…the prodigal returns

Back where we came from, reluctant returnees.

The hard face of recession

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Warning: this is not a cheerful blog today. It talks about current events, so if you’re not interested, just stop reading now.

OK, you’ve been warned! I’m sorry, but even though I am a pretty cheerful soul, the headlines today were pretty somber. Reading the Wall Street Journal this morning, Spain has announced a whole new set of austerity measures, in order to get the bailout money they’ve requested.

You can agree with bailouts for banks, or not. Personally, I wonder if some of the current disasters could have been avoided if a few banks had been called to task for their recklessness, but it’s too late for that now. So a bailout for Spain is on, and ‘austerity cuts’ must be made.

There have already been 2 earlier cuts since Rajoy took office. It’s not his fault, as he inherited this mess, but in the way that it always goes, he will almost certainly take the blame.

So IVA (sales tax) is up 3 points, to 21%. That will hurt. As will increases in income tax. As will loss of payments to the unemployed.

Add to that the swinging fines for … well, almost everything. Many of the regulations that have been on the books forever are now being enforced. But you won’t be given a warning first, you’ll only know you’re doing something wrong when the Guardia turn up and fine you. I’ve already heard of at least 3 instances of this happening in our own village. No warning. That doesn’t feel right to me.

Also not right is the fallout from being unemployed. In many cases, families are pitching in with food, money and clothes, so in a close community like Yunquera, the ramifications take longer to be felt. But even Yunquera now has food parcels handed out by the church to needy families in the village.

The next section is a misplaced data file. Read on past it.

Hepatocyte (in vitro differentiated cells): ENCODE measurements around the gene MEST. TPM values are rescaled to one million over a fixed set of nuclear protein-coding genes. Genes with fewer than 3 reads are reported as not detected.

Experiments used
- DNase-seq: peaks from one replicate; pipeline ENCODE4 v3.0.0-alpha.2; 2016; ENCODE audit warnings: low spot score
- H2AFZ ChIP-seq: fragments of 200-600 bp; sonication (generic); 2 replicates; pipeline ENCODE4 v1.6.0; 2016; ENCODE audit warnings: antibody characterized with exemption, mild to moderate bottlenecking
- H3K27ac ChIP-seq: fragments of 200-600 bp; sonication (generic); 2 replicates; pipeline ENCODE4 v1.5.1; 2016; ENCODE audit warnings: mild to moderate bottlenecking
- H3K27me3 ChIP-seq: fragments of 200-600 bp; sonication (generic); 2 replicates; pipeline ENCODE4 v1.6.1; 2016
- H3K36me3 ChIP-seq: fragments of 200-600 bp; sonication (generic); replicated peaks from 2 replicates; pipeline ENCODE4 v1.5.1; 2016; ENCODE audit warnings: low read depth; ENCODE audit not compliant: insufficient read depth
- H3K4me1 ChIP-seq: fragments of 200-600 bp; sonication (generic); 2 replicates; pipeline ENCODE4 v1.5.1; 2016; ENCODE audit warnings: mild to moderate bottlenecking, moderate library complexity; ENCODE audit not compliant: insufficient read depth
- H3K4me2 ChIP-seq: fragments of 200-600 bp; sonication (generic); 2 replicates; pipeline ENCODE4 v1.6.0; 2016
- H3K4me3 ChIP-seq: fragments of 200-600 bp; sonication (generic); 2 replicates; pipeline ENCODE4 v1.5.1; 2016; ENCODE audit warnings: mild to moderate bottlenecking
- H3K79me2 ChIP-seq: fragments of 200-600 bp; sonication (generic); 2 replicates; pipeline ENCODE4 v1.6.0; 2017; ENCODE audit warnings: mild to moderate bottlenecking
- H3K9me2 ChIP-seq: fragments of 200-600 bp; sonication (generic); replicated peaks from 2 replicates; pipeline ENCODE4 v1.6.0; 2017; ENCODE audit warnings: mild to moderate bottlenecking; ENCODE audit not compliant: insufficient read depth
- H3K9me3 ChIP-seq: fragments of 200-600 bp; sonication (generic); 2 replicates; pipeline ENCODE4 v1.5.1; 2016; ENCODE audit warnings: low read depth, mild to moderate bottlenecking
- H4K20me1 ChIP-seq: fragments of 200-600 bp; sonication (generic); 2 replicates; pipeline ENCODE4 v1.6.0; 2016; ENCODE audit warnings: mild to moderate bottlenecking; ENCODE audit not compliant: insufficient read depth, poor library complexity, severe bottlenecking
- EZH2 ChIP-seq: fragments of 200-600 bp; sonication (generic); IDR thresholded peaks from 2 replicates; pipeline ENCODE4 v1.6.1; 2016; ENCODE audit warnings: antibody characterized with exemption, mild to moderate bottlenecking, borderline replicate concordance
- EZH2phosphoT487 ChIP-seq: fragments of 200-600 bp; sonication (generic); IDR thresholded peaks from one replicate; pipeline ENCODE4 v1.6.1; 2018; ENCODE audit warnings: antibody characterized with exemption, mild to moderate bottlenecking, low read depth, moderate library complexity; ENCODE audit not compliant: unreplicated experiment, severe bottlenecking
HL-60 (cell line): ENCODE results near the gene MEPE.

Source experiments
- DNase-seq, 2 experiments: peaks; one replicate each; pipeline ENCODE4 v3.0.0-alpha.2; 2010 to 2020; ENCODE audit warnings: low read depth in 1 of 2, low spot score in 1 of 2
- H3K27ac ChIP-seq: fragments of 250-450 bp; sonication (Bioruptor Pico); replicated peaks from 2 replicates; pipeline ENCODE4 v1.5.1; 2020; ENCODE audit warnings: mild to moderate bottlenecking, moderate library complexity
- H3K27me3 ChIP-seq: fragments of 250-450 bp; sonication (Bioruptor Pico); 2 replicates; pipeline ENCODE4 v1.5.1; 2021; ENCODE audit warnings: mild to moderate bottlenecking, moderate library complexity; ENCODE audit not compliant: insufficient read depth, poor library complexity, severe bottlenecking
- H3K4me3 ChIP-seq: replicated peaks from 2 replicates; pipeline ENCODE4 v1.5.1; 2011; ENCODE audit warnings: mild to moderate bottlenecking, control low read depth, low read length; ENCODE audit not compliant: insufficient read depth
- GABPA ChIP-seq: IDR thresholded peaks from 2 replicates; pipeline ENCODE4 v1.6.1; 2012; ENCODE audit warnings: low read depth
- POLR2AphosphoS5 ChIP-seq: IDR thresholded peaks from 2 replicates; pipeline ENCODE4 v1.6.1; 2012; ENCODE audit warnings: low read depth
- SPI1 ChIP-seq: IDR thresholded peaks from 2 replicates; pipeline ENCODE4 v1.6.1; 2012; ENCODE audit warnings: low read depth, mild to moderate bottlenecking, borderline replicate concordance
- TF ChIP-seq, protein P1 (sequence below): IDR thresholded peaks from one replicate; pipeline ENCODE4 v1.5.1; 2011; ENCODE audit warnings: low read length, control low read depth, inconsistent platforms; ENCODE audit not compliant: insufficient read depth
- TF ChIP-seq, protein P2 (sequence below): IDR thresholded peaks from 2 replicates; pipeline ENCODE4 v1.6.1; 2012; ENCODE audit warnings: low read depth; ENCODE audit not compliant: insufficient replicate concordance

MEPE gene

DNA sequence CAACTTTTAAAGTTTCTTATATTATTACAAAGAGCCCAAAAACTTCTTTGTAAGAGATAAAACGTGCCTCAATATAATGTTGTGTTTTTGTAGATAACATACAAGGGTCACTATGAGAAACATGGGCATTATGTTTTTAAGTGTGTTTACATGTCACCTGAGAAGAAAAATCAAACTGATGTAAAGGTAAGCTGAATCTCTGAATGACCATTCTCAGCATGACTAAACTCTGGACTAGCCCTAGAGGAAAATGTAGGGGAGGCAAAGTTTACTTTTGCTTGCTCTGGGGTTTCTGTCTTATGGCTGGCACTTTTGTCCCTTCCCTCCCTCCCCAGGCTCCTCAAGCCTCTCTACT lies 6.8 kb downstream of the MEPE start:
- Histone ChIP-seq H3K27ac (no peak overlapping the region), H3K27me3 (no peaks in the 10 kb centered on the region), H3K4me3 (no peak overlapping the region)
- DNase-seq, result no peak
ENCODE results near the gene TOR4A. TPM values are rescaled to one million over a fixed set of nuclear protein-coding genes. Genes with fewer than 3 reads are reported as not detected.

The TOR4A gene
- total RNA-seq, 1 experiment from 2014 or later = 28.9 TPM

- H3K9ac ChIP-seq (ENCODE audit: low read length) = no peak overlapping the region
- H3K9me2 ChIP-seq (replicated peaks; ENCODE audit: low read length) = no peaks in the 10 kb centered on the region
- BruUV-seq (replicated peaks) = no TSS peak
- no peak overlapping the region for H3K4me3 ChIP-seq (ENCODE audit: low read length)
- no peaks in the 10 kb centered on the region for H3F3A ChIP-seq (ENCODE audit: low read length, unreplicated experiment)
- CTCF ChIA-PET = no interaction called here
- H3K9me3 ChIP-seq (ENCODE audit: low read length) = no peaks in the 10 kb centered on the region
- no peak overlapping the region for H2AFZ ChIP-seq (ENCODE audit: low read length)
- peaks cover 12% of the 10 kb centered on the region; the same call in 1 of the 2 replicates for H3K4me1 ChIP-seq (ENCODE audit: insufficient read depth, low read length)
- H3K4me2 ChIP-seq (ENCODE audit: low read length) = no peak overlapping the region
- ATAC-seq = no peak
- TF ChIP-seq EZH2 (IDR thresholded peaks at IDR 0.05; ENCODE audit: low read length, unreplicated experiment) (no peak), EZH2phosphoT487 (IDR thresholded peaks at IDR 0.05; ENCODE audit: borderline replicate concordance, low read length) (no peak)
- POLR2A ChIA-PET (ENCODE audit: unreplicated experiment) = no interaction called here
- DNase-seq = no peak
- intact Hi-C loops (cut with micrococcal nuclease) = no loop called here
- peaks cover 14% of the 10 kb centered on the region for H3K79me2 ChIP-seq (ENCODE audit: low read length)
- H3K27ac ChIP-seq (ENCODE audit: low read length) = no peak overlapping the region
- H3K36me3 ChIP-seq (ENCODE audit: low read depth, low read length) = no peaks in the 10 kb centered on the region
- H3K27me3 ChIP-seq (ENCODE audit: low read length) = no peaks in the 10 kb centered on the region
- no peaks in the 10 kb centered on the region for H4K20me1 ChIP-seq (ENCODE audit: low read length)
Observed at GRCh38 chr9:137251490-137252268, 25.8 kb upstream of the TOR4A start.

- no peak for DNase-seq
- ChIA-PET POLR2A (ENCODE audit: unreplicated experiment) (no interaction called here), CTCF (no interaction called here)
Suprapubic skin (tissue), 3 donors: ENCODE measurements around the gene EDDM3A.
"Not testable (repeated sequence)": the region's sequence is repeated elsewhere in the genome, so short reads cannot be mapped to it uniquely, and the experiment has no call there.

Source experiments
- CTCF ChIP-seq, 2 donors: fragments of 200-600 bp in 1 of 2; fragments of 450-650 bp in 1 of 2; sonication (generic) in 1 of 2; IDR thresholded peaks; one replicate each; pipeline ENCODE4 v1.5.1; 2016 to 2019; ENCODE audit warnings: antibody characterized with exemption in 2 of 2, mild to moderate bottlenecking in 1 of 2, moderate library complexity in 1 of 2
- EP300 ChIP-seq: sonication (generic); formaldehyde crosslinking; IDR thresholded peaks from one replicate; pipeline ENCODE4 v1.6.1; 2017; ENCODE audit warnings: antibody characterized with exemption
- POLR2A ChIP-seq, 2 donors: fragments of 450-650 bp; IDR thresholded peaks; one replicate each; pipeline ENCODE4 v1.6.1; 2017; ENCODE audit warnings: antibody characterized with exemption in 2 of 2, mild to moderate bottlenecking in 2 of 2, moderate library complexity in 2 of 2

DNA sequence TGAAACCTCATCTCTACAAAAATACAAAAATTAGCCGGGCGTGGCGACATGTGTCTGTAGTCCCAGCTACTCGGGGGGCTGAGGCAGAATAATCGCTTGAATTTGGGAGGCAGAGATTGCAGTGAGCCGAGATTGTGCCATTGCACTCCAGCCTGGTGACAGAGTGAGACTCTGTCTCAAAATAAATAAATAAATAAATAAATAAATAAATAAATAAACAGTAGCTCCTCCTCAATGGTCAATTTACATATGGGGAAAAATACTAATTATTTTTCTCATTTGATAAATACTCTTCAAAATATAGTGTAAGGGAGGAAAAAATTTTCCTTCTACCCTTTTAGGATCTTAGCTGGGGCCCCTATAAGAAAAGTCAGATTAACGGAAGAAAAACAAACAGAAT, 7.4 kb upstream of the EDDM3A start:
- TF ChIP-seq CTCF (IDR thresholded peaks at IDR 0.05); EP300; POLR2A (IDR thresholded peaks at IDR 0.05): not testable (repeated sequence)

And in the next town down, people queue up to receive bags of near-sell-by-date food being discarded by the supermarkets. (by law, the supermarkets cannot give this food away, they have to throw it away (a madness in itself). In this town, the supermarkets are kind enough to wrap the food in plastic bags before throwing it away, so that the hungry public can reach into the bins and easily get the bags). This is one of the saddest sights I’ve ever seen, and I don’t think I’ll ever forget it.

It’s hard for me to see how the Spanish can continue to take it. Higher taxes, less income, no jobs. Further cuts to come, for sure. It worries me – will there be riots? Refusal to pay? Another election? Nothing? We have talked with our friends here late into the night on the subject, and no one can predict…

See also:

Spain piles on austerity measures

Author: Ann Larson

One-time IT executive who lives on a 22 acre olive farm in Spain with husband Kenton and 2 boxer dogs. We make Yunquera Gold olive oil, and soap and skincare products from same. We aim to make natural, fresh, and handmade products at affordable prices!

2 thoughts on “The hard face of recession

  1. While I cannot like this post (too sad) I will be praying.

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